Average: 3 (3 votes)
Your rating: None

He watched as the chair across from him rolled away from the table as if by its own volition. He shrugged his shoulders; it was on rollers, after all. Then a vase filled with yellow flowers that stood on top of an old file cabinet tipped over spilling water down its front to the floor. This was beginning to be impressive. When the steel cabinet door opened and closed with a loud bang, his body jerked in spite of the calm demure he determined to portray.
            “So the report is true?” he said aloud into the cavernous room. He sighed. How could this be?
            He leaned back, took a deep breath and added, “You haven’t answered me.”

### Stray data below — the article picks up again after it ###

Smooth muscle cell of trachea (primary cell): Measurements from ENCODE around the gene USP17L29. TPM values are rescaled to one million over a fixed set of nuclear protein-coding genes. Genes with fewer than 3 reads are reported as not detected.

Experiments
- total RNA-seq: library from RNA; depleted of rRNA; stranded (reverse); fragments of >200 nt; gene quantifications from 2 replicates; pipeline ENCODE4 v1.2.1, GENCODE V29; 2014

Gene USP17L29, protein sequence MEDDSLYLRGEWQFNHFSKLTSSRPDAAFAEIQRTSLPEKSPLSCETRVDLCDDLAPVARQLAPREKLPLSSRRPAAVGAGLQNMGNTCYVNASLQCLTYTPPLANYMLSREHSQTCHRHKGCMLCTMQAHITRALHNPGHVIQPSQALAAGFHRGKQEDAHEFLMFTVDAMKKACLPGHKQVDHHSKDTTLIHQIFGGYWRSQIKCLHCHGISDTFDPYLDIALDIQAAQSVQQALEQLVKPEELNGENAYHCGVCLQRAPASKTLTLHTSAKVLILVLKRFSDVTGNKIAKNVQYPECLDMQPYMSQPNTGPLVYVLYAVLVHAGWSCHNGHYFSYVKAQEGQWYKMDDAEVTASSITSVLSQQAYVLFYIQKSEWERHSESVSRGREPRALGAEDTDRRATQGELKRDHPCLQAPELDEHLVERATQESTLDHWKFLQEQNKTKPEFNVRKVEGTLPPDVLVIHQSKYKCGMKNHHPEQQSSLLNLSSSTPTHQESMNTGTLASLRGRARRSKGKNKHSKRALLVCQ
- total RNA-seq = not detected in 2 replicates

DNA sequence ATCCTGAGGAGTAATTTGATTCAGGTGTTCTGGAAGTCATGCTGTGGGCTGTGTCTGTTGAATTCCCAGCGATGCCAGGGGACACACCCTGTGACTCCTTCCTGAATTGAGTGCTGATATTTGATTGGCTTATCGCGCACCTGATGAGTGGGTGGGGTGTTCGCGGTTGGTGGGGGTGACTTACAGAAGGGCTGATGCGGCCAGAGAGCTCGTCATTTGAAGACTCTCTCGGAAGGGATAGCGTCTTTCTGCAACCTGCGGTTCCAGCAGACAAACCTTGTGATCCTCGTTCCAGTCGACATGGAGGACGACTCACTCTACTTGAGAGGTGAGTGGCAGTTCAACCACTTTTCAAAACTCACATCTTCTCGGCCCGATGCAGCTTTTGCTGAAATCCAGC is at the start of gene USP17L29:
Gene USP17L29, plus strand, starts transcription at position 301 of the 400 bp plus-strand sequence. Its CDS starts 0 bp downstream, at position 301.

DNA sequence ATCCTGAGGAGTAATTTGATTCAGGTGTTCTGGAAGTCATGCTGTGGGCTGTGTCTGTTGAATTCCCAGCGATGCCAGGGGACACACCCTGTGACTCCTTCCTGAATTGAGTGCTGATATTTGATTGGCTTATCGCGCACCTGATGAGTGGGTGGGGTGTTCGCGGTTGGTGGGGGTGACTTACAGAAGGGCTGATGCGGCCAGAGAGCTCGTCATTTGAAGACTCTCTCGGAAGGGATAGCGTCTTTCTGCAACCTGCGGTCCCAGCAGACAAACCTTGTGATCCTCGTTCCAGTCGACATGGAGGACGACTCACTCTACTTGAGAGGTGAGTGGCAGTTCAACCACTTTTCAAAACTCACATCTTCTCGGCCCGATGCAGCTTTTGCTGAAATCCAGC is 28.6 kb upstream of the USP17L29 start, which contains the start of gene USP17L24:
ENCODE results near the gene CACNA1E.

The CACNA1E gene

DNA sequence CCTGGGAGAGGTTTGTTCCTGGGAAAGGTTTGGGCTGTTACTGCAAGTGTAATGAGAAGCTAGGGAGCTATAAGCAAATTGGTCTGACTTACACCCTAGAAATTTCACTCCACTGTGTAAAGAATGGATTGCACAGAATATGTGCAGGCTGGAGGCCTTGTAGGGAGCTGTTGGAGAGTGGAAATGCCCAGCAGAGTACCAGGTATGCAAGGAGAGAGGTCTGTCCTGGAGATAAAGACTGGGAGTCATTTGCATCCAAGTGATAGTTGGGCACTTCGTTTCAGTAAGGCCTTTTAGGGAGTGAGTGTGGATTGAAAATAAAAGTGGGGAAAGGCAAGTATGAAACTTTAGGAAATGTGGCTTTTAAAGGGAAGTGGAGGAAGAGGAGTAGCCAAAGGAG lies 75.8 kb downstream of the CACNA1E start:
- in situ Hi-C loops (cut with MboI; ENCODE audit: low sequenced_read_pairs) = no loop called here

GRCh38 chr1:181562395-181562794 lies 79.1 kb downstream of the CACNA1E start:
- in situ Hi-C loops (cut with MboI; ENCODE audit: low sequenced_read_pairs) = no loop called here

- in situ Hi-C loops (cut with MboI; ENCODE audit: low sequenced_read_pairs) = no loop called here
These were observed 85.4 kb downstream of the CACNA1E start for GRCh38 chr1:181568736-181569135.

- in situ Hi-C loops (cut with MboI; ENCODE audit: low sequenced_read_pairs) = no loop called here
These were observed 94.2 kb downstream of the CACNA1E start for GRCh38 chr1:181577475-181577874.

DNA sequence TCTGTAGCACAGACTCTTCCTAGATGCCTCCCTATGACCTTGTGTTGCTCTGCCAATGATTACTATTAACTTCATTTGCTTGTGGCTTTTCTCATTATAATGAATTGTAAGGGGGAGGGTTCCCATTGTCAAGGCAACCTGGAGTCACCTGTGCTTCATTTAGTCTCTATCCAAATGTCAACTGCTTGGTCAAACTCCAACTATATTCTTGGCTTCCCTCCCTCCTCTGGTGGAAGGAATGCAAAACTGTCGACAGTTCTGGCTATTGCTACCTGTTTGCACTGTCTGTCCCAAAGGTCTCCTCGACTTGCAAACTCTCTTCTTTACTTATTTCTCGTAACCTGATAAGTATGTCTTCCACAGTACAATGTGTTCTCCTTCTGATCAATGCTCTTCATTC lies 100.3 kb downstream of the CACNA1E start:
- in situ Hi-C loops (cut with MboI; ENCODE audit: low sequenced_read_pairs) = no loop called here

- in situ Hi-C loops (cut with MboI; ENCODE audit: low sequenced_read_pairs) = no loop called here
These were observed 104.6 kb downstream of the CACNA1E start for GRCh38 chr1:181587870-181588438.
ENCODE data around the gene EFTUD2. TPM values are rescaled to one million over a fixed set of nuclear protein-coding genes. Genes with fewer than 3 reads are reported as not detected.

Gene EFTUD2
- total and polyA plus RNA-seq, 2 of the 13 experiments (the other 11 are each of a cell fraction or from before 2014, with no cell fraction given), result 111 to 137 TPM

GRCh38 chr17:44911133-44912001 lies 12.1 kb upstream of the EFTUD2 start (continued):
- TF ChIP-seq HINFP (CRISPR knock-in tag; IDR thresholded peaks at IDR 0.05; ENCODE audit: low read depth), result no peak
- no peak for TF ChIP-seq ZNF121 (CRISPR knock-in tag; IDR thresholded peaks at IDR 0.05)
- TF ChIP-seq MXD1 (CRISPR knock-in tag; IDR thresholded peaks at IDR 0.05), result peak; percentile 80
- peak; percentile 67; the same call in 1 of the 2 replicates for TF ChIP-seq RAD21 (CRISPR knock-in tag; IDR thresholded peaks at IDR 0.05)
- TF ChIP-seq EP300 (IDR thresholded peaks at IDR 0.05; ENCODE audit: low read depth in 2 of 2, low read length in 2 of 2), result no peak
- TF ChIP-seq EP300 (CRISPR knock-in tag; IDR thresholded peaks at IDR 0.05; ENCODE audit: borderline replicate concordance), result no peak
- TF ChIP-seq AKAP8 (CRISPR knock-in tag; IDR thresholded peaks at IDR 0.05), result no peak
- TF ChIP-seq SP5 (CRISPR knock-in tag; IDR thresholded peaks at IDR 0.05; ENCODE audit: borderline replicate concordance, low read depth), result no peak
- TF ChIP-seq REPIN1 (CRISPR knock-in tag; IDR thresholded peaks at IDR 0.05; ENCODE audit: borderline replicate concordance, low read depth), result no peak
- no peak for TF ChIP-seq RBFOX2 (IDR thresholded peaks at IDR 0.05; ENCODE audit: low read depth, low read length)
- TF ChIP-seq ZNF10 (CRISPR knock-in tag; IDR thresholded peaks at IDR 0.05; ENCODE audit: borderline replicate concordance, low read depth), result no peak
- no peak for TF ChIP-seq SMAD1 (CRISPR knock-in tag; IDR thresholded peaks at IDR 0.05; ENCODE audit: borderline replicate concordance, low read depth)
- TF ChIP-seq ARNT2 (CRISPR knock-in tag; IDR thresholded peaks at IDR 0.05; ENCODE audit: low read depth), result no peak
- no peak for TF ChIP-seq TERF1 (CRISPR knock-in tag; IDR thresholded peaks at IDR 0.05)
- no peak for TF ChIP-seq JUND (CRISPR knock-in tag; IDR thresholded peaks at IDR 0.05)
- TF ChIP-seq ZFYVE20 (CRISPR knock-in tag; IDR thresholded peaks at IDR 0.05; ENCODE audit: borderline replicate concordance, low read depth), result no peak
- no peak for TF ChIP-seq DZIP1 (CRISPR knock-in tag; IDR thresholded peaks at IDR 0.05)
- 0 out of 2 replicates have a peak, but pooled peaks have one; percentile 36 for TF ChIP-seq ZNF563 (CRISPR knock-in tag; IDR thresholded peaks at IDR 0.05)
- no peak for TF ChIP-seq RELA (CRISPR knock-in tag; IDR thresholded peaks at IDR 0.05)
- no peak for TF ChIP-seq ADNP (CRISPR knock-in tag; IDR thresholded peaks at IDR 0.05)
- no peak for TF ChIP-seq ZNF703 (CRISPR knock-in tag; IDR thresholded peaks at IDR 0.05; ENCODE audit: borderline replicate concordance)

“Dr. Wilder,” the answer came back, the voice filling all the space, “Should I answer to the obvious?”
            John’s little finger began to move with a slight tremor. Quickly, he made a fist then brought it to his face as if in a thinking gesture as he deliberately looked into the nearest camera set on the mental facing. Knowing his face could betray his thoughts, he tried to imagine himself sitting on a sandy beach with his assistant Gloria.
            Gloria, the pretty blond graduate student, who had met him at the door this morning before he could walk into the room. “Strange things are happening. I can’t go back in there,” she said, then began to cry. Perplexed, he asked to meet with her later and entered the lab.
            He walked then to the left corner of the room, sat down at his small, cluttered desk, and read the report that his partner Greg had left for him. Even-headed, sturdy Greg had written a report that startled him so much he had to reread it.